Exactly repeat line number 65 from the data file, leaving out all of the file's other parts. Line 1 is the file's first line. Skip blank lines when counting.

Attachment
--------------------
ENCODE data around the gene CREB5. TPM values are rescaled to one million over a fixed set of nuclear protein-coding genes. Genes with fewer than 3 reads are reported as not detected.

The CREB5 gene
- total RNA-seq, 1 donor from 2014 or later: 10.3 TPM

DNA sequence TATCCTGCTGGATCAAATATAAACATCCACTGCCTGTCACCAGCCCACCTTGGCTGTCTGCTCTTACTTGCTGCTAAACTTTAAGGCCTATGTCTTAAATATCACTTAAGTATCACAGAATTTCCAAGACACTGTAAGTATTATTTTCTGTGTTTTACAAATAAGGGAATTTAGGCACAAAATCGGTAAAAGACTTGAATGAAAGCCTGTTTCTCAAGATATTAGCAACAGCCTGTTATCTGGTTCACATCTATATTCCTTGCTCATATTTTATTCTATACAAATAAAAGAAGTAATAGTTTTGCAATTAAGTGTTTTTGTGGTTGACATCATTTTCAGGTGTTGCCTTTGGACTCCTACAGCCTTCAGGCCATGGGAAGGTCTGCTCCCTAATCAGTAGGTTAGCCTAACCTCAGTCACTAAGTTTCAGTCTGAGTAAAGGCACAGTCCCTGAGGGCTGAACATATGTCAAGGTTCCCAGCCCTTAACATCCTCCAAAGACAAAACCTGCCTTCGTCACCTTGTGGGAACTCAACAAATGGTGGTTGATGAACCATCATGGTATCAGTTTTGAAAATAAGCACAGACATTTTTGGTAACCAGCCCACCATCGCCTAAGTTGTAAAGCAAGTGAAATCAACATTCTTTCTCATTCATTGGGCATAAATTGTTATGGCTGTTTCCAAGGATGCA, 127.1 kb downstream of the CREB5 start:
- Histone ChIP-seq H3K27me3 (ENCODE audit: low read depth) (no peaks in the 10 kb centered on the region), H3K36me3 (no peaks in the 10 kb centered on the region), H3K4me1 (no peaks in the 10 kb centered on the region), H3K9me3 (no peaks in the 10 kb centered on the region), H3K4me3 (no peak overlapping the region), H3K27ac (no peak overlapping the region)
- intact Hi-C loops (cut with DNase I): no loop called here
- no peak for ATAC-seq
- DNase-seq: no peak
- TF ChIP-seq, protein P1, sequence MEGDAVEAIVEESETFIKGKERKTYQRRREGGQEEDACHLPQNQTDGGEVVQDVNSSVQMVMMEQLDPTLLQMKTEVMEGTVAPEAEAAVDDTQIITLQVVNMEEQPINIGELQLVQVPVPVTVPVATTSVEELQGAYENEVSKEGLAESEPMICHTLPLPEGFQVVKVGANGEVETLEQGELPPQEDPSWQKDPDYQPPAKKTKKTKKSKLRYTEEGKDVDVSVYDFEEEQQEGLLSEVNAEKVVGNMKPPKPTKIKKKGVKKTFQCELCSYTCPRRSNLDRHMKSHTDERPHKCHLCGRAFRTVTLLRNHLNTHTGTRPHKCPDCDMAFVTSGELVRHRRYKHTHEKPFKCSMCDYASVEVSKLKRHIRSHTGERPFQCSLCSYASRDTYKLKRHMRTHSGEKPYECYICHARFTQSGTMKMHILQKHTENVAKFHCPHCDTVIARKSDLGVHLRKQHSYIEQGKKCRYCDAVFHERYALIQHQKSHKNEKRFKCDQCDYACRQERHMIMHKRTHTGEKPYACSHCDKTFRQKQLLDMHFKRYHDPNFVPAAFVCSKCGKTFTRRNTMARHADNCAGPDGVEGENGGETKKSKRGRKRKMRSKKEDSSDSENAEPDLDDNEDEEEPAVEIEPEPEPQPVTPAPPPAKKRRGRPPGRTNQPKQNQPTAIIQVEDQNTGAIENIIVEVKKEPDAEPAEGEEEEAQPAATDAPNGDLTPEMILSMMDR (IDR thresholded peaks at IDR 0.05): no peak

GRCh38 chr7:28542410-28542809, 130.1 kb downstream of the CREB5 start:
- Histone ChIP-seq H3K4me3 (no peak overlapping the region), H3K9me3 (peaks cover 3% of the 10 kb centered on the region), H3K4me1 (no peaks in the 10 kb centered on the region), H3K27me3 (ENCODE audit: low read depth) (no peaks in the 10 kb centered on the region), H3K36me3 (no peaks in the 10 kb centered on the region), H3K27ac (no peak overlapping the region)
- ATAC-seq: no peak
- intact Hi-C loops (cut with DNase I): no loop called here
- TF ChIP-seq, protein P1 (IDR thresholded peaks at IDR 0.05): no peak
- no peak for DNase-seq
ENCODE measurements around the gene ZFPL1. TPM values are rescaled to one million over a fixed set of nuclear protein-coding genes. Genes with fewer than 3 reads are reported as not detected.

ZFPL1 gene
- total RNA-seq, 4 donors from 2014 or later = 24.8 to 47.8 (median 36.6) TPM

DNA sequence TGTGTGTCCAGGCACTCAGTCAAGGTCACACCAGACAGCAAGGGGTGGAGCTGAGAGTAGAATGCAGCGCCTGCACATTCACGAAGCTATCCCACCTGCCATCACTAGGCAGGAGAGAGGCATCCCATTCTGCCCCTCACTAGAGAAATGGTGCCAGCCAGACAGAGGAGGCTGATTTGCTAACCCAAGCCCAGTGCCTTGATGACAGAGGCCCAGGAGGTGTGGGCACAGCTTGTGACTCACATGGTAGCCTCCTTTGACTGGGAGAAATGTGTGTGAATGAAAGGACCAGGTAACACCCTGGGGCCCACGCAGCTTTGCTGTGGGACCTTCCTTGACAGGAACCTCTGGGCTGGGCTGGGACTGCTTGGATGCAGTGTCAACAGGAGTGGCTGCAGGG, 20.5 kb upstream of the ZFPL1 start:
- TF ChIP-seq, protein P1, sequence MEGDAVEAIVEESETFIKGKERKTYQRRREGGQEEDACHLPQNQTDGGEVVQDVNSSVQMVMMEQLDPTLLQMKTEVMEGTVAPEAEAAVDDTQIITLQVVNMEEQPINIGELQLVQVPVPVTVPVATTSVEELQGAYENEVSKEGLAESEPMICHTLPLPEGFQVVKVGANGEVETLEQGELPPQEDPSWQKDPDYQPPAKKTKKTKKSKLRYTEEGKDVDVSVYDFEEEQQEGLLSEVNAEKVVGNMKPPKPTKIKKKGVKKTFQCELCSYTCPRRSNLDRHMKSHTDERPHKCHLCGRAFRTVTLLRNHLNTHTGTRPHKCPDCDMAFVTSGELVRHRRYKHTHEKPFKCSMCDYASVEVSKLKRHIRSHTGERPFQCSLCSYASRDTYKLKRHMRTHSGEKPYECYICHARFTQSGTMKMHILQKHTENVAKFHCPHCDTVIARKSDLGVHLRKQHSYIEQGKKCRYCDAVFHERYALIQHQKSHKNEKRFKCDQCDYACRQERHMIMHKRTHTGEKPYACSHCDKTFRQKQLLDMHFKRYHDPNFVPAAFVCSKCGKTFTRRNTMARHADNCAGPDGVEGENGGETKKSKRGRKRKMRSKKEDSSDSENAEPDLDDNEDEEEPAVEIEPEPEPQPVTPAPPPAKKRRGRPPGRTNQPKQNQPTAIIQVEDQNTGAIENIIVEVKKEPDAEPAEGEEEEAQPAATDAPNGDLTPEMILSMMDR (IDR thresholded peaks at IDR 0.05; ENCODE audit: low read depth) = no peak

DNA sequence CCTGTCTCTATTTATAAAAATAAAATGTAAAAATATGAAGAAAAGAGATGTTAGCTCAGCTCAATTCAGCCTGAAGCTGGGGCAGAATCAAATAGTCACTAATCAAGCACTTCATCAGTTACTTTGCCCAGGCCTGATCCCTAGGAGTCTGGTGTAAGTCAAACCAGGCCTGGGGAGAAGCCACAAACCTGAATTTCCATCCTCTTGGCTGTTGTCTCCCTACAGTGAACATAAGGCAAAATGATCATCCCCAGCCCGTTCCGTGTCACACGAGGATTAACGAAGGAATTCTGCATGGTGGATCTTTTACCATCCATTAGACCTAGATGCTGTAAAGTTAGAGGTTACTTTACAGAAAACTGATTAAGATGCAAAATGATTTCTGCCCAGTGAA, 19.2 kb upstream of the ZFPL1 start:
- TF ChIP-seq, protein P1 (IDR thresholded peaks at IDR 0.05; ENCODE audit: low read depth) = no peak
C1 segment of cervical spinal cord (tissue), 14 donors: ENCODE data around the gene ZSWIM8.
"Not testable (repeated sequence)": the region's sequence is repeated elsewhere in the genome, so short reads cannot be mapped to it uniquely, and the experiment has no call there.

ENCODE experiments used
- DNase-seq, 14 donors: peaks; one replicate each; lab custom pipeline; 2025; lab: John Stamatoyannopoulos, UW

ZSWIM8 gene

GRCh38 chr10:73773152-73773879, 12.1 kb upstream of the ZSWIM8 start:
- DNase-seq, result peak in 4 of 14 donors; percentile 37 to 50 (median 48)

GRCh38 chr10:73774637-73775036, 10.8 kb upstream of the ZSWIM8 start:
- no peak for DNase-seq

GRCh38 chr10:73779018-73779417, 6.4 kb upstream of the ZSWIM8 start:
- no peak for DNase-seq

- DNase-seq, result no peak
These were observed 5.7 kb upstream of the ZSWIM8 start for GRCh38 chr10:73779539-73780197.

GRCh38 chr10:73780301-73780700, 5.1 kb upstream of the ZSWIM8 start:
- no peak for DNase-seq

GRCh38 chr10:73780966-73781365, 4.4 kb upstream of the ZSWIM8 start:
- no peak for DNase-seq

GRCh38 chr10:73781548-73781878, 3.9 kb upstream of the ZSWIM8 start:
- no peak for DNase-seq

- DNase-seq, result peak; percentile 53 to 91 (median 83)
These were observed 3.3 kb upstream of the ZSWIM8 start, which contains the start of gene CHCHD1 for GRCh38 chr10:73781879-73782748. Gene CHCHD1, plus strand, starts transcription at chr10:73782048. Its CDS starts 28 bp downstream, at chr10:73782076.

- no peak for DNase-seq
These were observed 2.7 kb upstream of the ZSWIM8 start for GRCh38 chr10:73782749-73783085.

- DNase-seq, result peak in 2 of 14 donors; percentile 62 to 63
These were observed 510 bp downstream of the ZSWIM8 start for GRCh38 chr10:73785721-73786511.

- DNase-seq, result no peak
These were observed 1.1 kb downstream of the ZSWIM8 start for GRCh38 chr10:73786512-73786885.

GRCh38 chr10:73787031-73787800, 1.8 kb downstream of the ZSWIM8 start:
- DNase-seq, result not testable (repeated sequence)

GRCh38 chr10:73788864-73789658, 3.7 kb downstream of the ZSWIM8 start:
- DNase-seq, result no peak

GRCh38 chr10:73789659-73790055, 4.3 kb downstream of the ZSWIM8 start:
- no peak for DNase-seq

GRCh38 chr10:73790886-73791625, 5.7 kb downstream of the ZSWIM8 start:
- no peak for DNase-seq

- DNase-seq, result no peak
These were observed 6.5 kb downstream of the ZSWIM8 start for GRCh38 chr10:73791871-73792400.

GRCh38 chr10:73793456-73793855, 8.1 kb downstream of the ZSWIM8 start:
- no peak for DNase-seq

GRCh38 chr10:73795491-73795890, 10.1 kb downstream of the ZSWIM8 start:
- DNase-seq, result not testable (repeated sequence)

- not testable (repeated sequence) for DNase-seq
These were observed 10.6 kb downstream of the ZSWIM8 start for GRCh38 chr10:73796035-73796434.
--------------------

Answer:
These were observed 10.6 kb downstream of the ZSWIM8 start for GRCh38 chr10:73796035-73796434.